Show ContentsGedd History, Family Crest & Coats of Arms

In ancient Scotland, the ancestors of the Gedd family were part of a tribe called the Picts. The name Gedd is derived from "an old family of this name, Ged of Beldridge near Dunfermline, Fife." 1

Another source notes that the name literally means "a pike fish. The family bear three pike fishes in their arms." 2

Early Origins of the Gedd family

The surname Gedd was first found in Fifeshire. One of the first record was Ged (no first name) who was juror on an inquest at Peebles in 1304. From this early entry, the name was silent for over 200 years as the next listing was James Ged who was Presbyter of St. Andrews diocese in 1536. A few years later, Jhone Ged, was Dean of Edinburgh and was witness to a track of the lands of Bowhous near Stirling in 1552. 1

Early History of the Gedd family

This web page shows only a small excerpt of our Gedd research. Another 111 words (8 lines of text) covering the years 1562, 1563, 1591, 1608, 1643, 1690, 1748, 1749 and 1767 are included under the topic Early Gedd History in all our PDF Extended History products and printed products wherever possible.

Gedd Spelling Variations

The appearance of the printing press and the first dictionaries in the last few hundred years did much to standardize spelling. Prior to that time scribes spelled according to sound, a practice that resulted in many spelling variations. Gedd has been spelled Ged, Gedd and others.

Early Notables of the Gedd family

Notable amongst the Clan at this time was William Ged (1690-1749), Scottish inventor of stereotyping, born in Edinburgh in 1690 where he was subsequently a goldsmith and jeweller. "Ged died in poverty 19 Oct. 1749, after his goods had been shipped at Leith for removal to London, where Ged desired to join his son James. James Ged...
Another 57 words (4 lines of text) are included under the topic Early Gedd Notables in all our PDF Extended History products and printed products wherever possible.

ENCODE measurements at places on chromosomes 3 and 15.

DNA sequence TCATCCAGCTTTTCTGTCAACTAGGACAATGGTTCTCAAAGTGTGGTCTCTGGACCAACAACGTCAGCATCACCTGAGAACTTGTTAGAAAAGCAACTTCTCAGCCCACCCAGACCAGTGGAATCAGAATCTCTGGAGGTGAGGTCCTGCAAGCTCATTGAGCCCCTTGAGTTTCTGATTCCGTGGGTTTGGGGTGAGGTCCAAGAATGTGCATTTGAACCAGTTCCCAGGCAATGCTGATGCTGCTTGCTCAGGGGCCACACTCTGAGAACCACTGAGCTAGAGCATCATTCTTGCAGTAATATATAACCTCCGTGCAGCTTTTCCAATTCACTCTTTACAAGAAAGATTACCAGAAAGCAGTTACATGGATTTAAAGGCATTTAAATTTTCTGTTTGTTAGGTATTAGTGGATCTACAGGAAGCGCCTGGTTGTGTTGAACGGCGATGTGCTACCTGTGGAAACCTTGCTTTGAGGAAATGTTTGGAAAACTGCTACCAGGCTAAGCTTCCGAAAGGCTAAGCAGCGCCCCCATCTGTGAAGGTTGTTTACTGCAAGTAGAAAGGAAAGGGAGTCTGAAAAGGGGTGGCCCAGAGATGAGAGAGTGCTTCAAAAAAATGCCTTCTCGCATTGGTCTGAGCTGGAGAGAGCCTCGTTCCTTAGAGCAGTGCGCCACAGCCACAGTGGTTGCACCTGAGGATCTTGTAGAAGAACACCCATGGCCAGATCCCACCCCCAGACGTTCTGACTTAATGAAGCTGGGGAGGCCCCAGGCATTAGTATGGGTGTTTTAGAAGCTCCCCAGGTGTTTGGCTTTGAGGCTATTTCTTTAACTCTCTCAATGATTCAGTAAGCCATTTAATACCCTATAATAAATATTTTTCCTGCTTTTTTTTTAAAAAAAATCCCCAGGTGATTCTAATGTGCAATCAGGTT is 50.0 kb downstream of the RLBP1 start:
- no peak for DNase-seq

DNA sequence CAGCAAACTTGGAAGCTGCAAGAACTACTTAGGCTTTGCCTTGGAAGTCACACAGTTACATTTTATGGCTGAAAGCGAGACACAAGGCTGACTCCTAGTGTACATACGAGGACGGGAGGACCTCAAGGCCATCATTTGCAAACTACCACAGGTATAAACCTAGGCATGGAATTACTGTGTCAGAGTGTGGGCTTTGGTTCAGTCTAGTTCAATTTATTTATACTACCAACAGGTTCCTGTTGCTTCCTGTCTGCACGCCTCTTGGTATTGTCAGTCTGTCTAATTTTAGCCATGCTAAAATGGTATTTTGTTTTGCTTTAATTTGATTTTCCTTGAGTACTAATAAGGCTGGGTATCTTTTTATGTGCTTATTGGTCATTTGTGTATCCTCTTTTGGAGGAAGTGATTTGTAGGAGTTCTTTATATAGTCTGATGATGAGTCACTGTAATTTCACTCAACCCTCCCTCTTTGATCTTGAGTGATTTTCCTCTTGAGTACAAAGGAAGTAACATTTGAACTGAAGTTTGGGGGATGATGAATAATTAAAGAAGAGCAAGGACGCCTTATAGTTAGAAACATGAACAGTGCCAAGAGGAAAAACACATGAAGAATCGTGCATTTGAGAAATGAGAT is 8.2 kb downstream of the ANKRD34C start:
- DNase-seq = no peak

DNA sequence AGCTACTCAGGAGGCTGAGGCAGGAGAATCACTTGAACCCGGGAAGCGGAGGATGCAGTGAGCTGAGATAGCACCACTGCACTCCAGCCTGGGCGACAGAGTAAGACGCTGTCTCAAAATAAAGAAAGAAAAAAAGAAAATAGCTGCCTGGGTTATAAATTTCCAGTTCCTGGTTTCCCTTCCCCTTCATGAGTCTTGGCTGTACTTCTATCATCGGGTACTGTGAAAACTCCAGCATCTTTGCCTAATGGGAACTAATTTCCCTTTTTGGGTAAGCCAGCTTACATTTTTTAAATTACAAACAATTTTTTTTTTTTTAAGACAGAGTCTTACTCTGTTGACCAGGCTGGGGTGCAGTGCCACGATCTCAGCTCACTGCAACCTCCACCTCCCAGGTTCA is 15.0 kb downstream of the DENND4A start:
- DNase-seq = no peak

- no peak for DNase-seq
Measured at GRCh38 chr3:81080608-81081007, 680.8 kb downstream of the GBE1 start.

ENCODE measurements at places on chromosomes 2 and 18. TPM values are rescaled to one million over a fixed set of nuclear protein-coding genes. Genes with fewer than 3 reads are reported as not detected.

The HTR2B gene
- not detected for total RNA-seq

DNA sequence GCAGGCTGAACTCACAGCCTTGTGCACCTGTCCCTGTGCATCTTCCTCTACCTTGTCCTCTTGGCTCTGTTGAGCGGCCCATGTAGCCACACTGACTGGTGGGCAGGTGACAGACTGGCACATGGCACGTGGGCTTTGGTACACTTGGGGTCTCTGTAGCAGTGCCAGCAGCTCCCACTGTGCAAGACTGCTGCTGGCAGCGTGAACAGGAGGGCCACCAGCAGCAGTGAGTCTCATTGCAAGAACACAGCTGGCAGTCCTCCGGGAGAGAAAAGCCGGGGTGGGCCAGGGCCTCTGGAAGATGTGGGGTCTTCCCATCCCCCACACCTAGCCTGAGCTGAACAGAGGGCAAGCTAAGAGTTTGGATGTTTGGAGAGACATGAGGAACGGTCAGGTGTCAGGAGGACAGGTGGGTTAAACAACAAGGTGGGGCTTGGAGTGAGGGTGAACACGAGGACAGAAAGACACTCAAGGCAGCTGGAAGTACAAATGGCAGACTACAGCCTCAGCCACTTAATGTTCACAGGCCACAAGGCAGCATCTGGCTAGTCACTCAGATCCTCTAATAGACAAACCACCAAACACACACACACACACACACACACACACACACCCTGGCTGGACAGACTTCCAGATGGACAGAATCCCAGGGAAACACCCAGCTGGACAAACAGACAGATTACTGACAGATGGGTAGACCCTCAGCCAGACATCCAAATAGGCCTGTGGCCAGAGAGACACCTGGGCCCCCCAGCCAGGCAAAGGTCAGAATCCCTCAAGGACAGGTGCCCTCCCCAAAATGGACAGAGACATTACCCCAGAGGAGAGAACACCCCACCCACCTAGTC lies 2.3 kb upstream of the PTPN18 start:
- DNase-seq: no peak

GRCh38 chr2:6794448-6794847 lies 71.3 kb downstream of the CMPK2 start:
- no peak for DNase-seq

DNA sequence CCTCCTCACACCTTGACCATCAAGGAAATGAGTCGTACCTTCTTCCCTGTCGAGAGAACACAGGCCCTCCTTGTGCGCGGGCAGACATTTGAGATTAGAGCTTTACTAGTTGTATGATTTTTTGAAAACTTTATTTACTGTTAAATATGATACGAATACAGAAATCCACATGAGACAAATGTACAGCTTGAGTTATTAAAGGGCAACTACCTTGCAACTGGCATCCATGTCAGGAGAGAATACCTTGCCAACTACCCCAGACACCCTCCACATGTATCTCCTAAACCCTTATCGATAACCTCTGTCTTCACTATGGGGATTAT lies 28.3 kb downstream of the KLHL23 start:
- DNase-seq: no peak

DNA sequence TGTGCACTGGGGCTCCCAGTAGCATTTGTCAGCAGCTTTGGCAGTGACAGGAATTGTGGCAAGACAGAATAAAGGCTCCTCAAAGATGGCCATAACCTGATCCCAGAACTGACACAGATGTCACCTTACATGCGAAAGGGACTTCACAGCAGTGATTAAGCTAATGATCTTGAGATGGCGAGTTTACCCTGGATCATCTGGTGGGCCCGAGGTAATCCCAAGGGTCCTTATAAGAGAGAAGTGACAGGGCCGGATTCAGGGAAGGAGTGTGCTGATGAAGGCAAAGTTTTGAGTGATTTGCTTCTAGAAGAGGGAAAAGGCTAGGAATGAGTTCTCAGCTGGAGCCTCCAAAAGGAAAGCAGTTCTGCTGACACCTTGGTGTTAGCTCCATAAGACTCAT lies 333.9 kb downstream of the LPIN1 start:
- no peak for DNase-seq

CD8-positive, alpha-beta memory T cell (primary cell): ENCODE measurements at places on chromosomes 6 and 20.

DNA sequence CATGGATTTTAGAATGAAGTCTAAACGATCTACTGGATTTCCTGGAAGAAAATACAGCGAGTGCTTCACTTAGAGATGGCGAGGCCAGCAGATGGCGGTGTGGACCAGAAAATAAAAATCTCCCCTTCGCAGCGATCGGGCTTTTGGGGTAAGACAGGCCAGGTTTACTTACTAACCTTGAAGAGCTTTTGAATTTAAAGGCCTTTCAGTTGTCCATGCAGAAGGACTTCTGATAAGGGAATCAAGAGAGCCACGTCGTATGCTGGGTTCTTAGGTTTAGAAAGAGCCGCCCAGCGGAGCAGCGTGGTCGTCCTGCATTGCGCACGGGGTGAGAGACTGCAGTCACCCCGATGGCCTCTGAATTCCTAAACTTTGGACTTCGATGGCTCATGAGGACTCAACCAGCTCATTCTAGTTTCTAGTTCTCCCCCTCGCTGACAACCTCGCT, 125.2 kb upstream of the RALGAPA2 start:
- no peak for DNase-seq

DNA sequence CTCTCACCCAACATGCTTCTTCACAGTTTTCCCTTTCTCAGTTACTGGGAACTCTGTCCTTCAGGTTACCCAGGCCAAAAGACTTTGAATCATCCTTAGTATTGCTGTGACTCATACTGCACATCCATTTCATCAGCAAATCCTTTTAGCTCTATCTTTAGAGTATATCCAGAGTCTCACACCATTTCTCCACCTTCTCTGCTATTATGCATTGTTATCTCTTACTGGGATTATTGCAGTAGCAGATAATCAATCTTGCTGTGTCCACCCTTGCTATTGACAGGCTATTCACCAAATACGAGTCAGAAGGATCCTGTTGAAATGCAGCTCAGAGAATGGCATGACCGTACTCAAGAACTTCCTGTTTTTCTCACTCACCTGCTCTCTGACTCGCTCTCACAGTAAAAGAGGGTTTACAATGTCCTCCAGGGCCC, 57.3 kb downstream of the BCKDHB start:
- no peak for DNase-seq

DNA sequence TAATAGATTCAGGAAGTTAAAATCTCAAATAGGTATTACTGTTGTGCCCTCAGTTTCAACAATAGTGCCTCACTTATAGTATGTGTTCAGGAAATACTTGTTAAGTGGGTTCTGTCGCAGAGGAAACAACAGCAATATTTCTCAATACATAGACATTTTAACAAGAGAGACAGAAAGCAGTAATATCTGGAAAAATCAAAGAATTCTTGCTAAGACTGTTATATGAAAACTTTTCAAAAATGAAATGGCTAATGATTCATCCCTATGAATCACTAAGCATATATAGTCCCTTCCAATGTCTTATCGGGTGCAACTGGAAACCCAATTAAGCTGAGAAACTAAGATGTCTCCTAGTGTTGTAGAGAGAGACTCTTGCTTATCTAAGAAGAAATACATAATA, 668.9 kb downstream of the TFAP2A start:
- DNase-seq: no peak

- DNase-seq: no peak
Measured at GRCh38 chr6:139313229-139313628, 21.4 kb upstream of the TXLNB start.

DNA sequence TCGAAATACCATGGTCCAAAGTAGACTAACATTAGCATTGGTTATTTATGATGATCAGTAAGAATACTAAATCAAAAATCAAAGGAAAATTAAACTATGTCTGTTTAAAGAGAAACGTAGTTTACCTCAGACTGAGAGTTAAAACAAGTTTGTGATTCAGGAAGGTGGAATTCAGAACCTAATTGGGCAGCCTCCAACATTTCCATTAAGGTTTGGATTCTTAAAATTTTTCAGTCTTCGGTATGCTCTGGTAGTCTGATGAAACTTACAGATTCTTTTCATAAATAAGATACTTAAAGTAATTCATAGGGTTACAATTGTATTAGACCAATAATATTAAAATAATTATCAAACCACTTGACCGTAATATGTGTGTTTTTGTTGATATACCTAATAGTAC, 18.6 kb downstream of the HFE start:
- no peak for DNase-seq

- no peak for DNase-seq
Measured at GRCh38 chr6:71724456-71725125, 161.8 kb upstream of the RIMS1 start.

United States Gedd migration to the United States +

The expense of the crossing to the North American colonies seemed small beside the difficulties of remaining in Scotland. It was a long and hard trip, but at its end lay the reward of freedom. Some Scots remained faithful to England and called themselves United Empire Loyalists, while others fought in the American War of Independence. Much of this lost Scottish heritage has been recovered in the last century through Clan societies and other patriotic Scottish organizations. A search of immigration and passenger lists revealed many important, early immigrants to North America bearing the name of Gedd:

Gedd Settlers in United States in the 20th Century
  • Emil Gedd, aged 29, who landed in America, in 1911
  • Matolu Gedd, aged 48, who settled in America, in 1911
  • John Gedd, who immigrated to the United States from Bootle, in 1919

The Gedd Motto +

The motto was originally a war cry or slogan. Mottoes first began to be shown with arms in the 14th and 15th centuries, but were not in general use until the 17th century. Thus the oldest coats of arms generally do not include a motto. Mottoes seldom form part of the grant of arms: Under most heraldic authorities, a motto is an optional component of the coat of arms, and can be added to or changed at will; many families have chosen not to display a motto.

Motto: Durat
Motto Translation: It endures.

  1. Black, George F., The Surnames of Scotland Their Origin, Meaning and History. New York: New York Public Library, 1946. Print. (ISBN 0-87104-172-3)
  2. Sims, Clifford Stanley The Origin and Signification of Scottish Surnames. 1862. Print. on Facebook